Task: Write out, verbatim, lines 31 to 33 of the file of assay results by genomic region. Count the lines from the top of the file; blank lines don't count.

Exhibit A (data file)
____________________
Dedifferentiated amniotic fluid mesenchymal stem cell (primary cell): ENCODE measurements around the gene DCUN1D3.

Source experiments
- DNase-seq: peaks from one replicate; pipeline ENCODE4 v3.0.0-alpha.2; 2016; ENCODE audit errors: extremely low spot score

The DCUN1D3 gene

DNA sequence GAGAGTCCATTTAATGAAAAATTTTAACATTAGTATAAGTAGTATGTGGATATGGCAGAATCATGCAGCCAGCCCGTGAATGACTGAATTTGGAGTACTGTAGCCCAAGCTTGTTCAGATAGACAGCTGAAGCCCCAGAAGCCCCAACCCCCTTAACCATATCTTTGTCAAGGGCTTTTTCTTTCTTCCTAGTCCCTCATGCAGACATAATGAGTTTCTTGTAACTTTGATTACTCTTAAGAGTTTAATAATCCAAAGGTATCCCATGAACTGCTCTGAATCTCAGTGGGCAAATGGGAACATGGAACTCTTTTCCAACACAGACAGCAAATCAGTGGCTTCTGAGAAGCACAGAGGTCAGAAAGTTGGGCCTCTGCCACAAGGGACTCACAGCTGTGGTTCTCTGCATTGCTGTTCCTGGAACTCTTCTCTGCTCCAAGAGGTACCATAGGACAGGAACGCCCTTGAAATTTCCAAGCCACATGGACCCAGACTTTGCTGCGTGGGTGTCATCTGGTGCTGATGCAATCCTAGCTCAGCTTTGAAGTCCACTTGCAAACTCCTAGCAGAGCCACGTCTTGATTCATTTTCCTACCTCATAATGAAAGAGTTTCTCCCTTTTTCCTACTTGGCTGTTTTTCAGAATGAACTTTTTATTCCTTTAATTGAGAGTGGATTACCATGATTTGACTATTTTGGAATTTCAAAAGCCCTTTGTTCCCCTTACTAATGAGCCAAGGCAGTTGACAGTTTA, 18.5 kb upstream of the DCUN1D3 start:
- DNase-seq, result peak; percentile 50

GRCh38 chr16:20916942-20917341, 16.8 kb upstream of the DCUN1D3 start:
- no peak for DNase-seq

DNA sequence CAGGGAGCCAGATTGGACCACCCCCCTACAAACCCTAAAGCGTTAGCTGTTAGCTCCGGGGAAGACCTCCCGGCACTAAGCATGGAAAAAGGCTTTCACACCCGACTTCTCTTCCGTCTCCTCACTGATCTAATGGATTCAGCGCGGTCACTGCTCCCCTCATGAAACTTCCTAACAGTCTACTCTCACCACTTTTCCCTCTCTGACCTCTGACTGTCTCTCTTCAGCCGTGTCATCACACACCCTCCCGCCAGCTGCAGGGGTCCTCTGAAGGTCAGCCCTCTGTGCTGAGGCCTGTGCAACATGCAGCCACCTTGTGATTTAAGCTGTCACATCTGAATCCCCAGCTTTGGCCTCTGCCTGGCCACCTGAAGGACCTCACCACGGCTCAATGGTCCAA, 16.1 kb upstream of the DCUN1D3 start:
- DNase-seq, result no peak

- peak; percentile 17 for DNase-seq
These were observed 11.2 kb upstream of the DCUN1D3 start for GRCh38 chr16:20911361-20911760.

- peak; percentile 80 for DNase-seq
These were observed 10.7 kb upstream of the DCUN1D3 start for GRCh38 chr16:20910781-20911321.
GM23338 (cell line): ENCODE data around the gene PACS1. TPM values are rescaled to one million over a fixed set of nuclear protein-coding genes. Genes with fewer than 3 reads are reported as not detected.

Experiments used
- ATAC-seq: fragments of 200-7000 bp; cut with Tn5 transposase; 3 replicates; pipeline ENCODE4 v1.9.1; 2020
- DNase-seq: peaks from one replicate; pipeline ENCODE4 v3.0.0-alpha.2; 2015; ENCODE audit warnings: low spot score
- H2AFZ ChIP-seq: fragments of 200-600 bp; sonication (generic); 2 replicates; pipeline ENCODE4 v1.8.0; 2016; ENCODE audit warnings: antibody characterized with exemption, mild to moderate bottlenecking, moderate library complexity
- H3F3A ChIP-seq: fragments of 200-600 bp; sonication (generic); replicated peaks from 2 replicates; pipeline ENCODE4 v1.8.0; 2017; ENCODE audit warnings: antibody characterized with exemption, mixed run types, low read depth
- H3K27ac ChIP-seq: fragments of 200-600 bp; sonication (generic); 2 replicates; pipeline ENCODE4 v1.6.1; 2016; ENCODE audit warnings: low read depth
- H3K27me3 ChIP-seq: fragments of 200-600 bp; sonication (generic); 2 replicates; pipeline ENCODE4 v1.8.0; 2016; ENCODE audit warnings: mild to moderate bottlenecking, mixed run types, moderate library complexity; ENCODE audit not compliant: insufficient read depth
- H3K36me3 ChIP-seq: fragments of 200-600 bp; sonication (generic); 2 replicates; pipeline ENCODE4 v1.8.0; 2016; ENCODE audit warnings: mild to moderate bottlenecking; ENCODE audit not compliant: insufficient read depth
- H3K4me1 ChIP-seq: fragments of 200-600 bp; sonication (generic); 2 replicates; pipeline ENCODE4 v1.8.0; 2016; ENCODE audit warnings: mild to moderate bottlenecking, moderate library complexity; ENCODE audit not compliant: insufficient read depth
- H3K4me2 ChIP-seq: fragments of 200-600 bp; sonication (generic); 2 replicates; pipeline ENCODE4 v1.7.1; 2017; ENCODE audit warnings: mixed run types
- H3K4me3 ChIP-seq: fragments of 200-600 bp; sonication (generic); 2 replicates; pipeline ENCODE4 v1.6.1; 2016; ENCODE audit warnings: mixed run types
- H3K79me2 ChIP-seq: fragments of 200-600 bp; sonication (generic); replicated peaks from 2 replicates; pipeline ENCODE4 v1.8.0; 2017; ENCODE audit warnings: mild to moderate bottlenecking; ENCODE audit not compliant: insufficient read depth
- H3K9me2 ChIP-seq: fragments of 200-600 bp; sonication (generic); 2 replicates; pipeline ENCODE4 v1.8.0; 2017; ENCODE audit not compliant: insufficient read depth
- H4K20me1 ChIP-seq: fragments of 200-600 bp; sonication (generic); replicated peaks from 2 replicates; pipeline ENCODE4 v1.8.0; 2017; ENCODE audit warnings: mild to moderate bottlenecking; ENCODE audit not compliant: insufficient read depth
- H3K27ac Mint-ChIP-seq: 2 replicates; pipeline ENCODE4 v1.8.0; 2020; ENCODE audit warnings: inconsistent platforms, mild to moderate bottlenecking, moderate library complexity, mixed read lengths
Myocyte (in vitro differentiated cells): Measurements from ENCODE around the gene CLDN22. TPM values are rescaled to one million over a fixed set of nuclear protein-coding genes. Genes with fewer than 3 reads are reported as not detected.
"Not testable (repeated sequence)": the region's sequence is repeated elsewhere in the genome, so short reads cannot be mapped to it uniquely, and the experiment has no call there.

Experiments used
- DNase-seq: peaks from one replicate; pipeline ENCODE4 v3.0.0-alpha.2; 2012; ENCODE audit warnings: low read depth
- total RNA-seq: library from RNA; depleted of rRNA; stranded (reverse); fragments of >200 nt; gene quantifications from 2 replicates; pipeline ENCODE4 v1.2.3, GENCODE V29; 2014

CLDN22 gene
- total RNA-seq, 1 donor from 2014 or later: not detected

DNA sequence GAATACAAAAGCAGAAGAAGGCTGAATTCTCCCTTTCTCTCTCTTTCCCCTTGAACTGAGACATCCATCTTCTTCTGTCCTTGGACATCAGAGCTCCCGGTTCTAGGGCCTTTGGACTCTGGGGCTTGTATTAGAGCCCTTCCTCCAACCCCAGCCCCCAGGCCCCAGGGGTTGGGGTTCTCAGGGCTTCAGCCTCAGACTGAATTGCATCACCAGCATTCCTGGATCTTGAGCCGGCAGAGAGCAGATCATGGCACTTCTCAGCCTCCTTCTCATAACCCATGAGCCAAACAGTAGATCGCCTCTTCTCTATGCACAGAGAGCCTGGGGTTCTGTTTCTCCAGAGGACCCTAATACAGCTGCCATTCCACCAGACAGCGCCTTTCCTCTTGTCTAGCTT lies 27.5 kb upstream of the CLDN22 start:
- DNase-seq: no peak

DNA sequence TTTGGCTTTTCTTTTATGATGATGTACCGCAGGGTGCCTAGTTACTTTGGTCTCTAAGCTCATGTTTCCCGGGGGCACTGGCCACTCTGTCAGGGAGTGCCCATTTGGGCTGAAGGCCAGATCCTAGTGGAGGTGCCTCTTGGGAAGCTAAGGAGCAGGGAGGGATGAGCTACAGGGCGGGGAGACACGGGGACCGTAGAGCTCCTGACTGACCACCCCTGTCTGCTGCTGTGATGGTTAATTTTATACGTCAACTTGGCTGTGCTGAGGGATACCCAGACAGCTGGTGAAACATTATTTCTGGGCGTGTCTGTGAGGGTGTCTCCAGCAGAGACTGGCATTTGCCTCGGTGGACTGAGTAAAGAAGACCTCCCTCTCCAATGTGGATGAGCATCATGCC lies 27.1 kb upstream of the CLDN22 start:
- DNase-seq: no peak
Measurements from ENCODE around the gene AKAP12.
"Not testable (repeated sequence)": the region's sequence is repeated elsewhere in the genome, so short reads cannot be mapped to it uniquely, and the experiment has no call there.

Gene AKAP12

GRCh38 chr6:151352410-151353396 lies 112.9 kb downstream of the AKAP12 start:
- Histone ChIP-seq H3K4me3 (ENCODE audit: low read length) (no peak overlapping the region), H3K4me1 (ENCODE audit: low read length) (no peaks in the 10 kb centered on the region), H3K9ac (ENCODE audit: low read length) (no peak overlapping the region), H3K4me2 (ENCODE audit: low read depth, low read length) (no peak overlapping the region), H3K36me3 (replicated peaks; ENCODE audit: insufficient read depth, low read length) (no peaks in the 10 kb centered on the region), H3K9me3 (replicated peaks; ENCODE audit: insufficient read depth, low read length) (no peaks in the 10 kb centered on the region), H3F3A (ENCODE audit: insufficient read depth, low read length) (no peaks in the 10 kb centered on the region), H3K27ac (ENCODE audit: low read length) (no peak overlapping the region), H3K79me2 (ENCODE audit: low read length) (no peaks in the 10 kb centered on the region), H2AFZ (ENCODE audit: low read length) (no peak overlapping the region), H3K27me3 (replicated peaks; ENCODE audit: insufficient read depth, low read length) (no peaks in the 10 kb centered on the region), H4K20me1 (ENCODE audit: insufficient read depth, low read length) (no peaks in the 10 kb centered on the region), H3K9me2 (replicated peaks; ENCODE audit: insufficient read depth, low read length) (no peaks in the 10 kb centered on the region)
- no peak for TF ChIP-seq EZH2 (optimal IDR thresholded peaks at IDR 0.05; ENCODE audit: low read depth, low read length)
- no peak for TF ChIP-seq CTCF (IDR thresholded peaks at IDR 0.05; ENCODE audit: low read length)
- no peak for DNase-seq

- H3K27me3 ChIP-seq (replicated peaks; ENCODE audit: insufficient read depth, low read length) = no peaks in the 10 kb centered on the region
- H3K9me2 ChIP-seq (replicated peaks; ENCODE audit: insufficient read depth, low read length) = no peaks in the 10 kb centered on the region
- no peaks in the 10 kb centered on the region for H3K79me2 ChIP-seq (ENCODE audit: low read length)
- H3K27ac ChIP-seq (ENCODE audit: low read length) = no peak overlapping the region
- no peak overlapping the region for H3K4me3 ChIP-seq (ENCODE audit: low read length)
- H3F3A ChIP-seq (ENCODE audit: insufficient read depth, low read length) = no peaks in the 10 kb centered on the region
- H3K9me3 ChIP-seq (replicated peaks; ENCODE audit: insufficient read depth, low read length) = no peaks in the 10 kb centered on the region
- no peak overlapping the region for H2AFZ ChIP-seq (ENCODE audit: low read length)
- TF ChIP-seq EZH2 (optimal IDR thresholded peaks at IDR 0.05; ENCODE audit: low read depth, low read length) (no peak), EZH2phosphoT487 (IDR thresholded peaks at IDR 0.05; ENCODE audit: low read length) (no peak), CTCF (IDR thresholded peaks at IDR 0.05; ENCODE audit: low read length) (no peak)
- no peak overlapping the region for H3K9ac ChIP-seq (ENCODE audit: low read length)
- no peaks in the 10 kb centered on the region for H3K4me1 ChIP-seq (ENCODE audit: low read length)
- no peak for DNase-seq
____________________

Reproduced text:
Myocyte (in vitro differentiated cells): Measurements from ENCODE around the gene CLDN22. TPM values are rescaled to one million over a fixed set of nuclear protein-coding genes. Genes with fewer than 3 reads are reported as not detected.
"Not testable (repeated sequence)": the region's sequence is repeated elsewhere in the genome, so short reads cannot be mapped to it uniquely, and the experiment has no call there.

Experiments used